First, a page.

Epstein also provided an addendum to his initial report for
Rollins and states that her diagnoses of cervical
sprain/strain and sacroiliac sprain/strain both constitute
serious bodily injuries and are a result of the auto
Standard of Review
judgment is appropriate when "the pleadings,
depositions, answers to interrogatories, and admissions on
file, together with the affidavits, if any, show that there
is no genuine issue as to any material fact, and the moving
party is entitled to judgment as a matter of law."
Fed.R.Civ.P. 56(c). An issue is "genuine" if there
is sufficient evidence with which a reasonable jury could
find for the non-moving party. Anderson v. Liberty Lobby.
Inc.. 477 U.S. 242, 248 (1986); Childers v.
Joseph. 842 F.2d 689, 693-94 (3d Cir. 1988Ucitine
Anderson. 477 U.S. at 248). A factual dispute is
"material" if it might affect the outcome of the
case. Anderson. 477 U.S. at 248. In determining
whether an issue of material fact exists, the court must
consider the evidence in the light most favorable to the
non-moving party. Skerski v. Time Warner Cable Co..
257 F.3d 273, 278 (3d Cir. 2001); White v. Westinghouse
Elec. Co.. 862 F.2d 56, 59 (3d Cir. 1988).
seeking summary judgment always bears the initial burden of
informing the court of the basis of its motion and
identifying those portions of the record that it believes
demonstrates the absence of a genuine issue of material fact.
Celotex Corp. v. Catrett. 477 U.S. 317, 322 (1986).
The non-moving party then has the burden to "come forth
with 'affirmative evidence, beyond the allegations of the
pleadings, ' in support of its right to relief."
U.S. Bank. Nat'l Ass'n v. Greenfield. Civ.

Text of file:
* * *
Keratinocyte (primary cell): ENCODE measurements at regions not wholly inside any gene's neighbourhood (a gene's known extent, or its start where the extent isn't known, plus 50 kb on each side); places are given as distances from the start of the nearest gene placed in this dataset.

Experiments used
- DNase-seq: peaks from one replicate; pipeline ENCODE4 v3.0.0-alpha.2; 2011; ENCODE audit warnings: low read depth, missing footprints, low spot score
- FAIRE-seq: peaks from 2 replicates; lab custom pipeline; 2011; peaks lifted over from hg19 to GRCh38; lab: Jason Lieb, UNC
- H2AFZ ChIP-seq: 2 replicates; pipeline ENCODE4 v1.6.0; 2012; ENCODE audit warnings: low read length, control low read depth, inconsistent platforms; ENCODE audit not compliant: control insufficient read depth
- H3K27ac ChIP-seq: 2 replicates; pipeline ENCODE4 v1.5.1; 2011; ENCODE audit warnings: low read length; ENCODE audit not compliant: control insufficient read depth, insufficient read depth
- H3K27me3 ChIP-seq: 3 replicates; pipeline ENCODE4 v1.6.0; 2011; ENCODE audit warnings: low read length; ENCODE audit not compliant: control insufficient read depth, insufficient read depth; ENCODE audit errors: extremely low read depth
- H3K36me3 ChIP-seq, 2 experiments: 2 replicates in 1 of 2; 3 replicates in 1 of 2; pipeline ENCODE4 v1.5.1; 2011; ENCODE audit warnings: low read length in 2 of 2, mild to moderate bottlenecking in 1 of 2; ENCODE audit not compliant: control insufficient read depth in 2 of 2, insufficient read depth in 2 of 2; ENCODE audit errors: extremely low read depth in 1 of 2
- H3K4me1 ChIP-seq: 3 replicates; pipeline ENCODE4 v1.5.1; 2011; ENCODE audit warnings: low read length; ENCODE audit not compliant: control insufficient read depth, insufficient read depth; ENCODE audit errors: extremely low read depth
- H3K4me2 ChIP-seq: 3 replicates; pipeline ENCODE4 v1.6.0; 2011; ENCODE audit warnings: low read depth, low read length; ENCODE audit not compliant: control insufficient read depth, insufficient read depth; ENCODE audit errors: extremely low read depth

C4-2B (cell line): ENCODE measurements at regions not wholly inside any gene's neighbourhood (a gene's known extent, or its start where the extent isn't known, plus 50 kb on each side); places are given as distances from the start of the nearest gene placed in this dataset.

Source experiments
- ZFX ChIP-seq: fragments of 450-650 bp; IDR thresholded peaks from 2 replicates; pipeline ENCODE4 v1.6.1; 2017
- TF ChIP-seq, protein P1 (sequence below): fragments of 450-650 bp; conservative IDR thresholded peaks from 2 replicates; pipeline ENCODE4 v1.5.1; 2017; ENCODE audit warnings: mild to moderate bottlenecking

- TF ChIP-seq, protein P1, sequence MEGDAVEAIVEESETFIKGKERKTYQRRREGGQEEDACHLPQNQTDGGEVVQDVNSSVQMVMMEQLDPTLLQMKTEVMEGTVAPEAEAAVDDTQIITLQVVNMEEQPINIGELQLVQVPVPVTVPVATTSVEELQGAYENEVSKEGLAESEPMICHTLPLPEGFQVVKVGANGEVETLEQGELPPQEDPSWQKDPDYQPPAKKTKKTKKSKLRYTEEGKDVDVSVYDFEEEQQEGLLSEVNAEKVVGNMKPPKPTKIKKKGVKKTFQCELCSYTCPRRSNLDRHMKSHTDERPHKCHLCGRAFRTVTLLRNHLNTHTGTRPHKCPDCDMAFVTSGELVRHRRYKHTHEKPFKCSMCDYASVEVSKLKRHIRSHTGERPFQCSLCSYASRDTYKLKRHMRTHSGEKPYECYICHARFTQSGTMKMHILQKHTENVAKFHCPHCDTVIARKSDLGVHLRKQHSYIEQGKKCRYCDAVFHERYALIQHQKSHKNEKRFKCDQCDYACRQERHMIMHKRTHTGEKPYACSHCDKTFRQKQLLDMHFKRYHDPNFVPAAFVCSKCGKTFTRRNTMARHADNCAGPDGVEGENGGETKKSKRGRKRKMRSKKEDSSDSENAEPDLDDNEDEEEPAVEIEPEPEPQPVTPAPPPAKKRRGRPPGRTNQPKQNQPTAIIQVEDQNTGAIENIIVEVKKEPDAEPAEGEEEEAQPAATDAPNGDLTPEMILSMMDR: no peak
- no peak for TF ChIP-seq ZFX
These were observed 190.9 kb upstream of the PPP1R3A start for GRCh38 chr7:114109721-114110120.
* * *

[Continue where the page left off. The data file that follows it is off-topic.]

Action No. 1:12-CV-2125, 2014 WL 3908127, at *2
(M.D. Pa. Aug. 11, 2014) (quoting Pappas v. City of
Lebanon. 331 F.Supp.2d 311, 315 (M.D. Pa. 2004)).
"If a party fails to properly support an assertion of
fact or fails to properly address another party's
assertion of fact as required by Rule 56(c), " a court
may grant summary judgment or consider the fact undisputed
for purposes of the motion. Fed.R.Civ.P. 56(e)(2-3).
Applicability of the Deemer Statute
parties do not dispute that New Jersey law applies to this
cause of action. In New Jersey, the Automobile Insurance
Cost Reduction Act ("AICRA") was enacted to control
the rising cost of automobile insurance and to achieve lower
insurance premiums. See N.J.S.A. § 39:6A-1.1, seq;
Dyszel v. Marks. 6 F.3d 116, 119-20 (3dCir. 1993).
Limitations were established under AICRA in filing lawsuits
for non-economic damages in automobile cases and was intended
to foreclose recovery for injuries that are not serious or
permanent. See Serrano v. Serrano. 874 A.2d 1058,
1062 (N.J. 2005).
buying automobile insurance choose between two types of
coverage - full tort and basic tort. The full or traditional
tort option, allows unrestricted recovery of non-economic
damages. N.J.S.A. § 39:6A-8(b). The insured who elects
that option pays a higher premium in return for the unlimited
right to sue. The basic tort option, also known as the
"verbal threshold" option, allows recovery for
non-economic losses only if the injuries fall into one or
more of six enumerated statutory categories. N.J.S.A. §
39:6A-8(a). Those categories of injuries are: (1)
(2) dismemberment; (3) significant disfigurement or
significant scarring; (4) displaced fractures; (5) loss of
fetus; or (6) a permanent injury within a reasonable degree
of medical probability, other than scarring or disfigurement,
N.J S.A. § 39:6A-8(a). An injury is considered to be
permanent "when the body part or organ, or both, has not